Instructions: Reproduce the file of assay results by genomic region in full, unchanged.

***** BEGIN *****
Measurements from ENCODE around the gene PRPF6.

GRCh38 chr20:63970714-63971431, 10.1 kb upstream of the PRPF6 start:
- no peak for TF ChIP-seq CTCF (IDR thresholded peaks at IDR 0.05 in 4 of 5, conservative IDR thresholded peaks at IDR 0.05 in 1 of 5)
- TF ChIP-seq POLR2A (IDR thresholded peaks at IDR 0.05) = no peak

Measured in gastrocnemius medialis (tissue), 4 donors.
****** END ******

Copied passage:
Measurements from ENCODE around the gene PRPF6.

GRCh38 chr20:63970714-63971431, 10.1 kb upstream of the PRPF6 start:
- no peak for TF ChIP-seq CTCF (IDR thresholded peaks at IDR 0.05 in 4 of 5, conservative IDR thresholded peaks at IDR 0.05 in 1 of 5)
- TF ChIP-seq POLR2A (IDR thresholded peaks at IDR 0.05) = no peak

Measured in gastrocnemius medialis (tissue), 4 donors.